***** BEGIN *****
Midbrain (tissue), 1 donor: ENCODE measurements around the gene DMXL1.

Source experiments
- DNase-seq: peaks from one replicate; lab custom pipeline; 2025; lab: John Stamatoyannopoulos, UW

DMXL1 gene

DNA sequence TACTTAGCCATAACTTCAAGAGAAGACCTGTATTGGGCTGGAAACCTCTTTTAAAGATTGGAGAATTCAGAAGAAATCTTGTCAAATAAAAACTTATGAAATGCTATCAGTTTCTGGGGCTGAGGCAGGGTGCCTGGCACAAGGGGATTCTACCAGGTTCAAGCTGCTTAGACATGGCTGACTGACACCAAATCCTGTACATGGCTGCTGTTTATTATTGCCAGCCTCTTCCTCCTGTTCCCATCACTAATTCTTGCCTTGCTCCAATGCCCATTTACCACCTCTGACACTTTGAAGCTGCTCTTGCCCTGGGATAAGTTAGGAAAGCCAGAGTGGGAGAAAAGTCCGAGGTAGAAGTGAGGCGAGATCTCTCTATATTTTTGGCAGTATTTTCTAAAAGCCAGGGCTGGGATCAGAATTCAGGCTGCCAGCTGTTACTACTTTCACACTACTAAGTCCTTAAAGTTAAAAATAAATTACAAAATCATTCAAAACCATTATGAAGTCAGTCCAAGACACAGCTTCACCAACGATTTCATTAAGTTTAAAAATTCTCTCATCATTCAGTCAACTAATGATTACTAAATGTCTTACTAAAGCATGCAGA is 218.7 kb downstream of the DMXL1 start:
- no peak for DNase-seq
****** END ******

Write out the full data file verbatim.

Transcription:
Midbrain (tissue), 1 donor: ENCODE measurements around the gene DMXL1.

Source experiments
- DNase-seq: peaks from one replicate; lab custom pipeline; 2025; lab: John Stamatoyannopoulos, UW

DMXL1 gene

DNA sequence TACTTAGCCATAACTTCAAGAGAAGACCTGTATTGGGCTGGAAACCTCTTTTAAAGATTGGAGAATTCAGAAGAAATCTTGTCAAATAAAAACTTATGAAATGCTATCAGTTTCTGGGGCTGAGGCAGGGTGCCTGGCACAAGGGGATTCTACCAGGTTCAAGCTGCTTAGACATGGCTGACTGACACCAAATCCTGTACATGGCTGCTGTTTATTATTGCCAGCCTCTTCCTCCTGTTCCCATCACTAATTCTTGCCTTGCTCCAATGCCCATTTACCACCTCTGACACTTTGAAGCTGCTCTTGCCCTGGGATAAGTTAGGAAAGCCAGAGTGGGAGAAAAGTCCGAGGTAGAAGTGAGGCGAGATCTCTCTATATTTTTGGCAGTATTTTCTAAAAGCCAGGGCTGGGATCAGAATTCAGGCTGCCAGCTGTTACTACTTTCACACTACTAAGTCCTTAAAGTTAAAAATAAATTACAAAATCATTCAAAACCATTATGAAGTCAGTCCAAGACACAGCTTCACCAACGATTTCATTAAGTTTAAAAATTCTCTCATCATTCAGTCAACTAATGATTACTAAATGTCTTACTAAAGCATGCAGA is 218.7 kb downstream of the DMXL1 start:
- no peak for DNase-seq